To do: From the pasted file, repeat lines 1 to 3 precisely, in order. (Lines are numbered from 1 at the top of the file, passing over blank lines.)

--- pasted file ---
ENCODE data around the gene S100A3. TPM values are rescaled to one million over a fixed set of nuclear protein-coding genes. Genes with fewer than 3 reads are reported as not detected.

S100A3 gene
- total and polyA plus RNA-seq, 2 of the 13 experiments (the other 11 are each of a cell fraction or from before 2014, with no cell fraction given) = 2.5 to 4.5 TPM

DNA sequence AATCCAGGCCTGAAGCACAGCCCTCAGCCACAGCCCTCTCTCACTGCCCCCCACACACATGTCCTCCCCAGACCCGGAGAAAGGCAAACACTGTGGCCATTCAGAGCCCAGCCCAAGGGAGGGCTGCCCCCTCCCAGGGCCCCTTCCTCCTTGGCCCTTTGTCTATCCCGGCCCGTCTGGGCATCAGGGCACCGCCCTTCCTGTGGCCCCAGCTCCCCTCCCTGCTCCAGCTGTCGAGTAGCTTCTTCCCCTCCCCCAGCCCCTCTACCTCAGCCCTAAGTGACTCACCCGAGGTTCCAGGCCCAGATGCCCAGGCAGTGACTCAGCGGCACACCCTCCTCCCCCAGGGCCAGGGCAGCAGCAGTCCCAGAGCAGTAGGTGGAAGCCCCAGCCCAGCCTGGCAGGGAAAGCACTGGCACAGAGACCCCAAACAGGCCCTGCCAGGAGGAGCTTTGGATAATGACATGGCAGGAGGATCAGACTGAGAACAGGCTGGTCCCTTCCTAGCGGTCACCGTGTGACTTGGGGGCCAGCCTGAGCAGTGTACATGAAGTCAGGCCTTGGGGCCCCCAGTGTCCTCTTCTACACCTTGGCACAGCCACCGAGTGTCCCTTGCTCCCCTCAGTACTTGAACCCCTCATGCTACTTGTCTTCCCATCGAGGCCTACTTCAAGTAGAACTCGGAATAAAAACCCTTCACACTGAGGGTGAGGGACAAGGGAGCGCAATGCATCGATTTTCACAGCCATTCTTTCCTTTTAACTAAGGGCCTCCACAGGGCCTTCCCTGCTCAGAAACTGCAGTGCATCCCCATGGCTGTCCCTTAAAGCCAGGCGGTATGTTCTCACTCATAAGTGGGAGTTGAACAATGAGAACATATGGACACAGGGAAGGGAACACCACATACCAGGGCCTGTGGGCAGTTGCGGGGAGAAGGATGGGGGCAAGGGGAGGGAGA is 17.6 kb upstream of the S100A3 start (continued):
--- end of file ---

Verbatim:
ENCODE data around the gene S100A3. TPM values are rescaled to one million over a fixed set of nuclear protein-coding genes. Genes with fewer than 3 reads are reported as not detected.

S100A3 gene
- total and polyA plus RNA-seq, 2 of the 13 experiments (the other 11 are each of a cell fraction or from before 2014, with no cell fraction given) = 2.5 to 4.5 TPM